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Thursday, October 30, 2014

Heath Bell Complains ESPN Goes Overboard with Yankees, Red Sox, Mets

And I agree. On Monday I wanted to see highlights of Orlando Hudson hitting for the cycle for the Dodgers. Considering how tough it is to accomplish that feat at anytime and the fact that he was practically the first Dodger since Brooklyn to accomplish the trick, you figure it would get some good attention. And because it was the Dodgers’ home opener and a day game, I didn’t get to see it live but figured I would catch the hits on a a highlight show. Naturally I watched both SportsCenter and Baseball Tonight to get my fix, figuring I would only need to wait a few minutes to catch the highlights — a player hitting for the cycle usually is at the top of the list when it comes to day-to-day activities in MLB. I was wrong. Thoroughly. Hudson’s cycle got buried halfway through each show. Why you ask? ESPN was too busy slurping the Mets for the opening of Citi Field. That not only upset me, it also pissed off Padres closer Heath Bell something good when he spoke prior to Monday’s game:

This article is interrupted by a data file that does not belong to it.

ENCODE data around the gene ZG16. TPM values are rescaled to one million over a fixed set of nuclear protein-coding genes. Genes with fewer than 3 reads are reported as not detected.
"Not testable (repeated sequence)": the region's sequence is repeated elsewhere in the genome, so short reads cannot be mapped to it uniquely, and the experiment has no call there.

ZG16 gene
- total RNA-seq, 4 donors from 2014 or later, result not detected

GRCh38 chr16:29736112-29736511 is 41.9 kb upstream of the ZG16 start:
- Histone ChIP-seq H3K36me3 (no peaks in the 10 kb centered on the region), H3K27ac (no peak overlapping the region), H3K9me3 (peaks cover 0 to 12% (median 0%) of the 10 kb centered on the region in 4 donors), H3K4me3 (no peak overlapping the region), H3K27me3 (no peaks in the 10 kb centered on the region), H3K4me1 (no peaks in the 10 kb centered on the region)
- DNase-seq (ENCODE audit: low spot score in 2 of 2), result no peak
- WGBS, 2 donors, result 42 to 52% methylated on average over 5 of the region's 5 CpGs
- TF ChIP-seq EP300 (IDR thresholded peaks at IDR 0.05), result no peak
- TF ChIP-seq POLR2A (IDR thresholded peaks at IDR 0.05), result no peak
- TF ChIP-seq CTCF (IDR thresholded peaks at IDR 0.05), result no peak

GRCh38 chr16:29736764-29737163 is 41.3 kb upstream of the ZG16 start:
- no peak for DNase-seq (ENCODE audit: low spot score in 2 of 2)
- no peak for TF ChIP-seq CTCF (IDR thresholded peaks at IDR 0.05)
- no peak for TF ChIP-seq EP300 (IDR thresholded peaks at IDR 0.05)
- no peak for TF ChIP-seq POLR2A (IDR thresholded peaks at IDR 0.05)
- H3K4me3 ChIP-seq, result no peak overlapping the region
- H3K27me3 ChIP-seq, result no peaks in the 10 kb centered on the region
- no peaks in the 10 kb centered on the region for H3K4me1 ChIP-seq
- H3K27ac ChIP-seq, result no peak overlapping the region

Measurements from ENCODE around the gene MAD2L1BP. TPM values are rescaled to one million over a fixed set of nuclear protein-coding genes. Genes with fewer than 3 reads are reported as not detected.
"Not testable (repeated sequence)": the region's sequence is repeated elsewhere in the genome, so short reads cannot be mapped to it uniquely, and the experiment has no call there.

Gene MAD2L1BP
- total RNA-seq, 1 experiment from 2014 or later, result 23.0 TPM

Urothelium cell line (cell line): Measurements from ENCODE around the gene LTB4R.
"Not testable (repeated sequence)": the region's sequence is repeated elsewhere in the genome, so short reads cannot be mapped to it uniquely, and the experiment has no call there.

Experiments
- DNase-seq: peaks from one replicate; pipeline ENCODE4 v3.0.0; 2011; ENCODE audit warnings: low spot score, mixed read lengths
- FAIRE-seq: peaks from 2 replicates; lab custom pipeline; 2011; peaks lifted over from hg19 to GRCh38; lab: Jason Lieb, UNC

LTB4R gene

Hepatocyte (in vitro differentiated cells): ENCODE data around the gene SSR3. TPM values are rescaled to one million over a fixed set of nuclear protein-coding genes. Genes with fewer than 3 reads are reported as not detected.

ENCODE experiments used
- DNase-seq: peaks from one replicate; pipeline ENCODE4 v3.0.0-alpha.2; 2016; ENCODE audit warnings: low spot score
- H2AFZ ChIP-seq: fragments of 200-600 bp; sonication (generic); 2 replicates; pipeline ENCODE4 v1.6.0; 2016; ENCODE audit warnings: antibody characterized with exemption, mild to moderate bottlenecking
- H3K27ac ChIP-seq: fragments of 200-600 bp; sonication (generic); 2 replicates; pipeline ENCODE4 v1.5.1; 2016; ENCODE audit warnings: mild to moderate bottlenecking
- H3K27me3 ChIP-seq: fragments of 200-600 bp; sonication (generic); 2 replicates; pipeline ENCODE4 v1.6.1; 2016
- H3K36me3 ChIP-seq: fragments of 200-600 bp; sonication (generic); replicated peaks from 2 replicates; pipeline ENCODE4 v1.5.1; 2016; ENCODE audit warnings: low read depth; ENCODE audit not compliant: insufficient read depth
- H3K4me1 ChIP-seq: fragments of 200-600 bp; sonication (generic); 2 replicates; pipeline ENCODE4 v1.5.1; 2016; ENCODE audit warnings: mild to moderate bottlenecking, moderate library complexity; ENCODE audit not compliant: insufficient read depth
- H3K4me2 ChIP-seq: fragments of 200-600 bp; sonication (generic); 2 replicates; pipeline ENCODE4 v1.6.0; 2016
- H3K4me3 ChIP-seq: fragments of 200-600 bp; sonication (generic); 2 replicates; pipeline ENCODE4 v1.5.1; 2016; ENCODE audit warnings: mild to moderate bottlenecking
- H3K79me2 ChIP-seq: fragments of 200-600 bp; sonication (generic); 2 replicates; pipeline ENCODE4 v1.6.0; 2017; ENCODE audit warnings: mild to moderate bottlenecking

“I saw John Kruk on ‘Baseball Tonight,’ and he said, ‘[the Padres are] playing real well, but I don’t believe in them,’ ” Bell said before Monday’s game. “And I saw ESPN’s promo for tonight’s game. They mention the Mets are opening Citi Field, they mentioned the starting time, but nowhere did they mention the Padres. That gave me the (expletive).”

Bell was just getting warmed up in his pregame commentary.

“I truly believe ESPN only cares about promoting the Red Sox and Yankees and Mets – and nobody else,” said the closer, a former Met. “That’s why I like the MLB Network, because they promote everybody. I’m really turned off by ESPN and ‘Baseball Tonight.’ When Jake Peavy threw 8 1/3 innings on Saturday, they showed one pitch in the third inning and that was it. It’s all about the Red Sox, Yankees and Mets.”

The beginning of the season, if not any other time, is when you should be the most open-minded about showing highlights equally. Since it’s a fresh year, anything goes — expectations are out the window and so is last year’s performances. If Aaron Harang throws a three-hit shutout for the Reds against the Pirates and it’s the best pitching performance of the season thus far, you should place more prominence on those highlights. Instead, how the Yankees, Mets, or Red Sox fared, good or bad, always seems to come first. It really is a big turnoff and I might have to start joining Bell at MLB Network, too.



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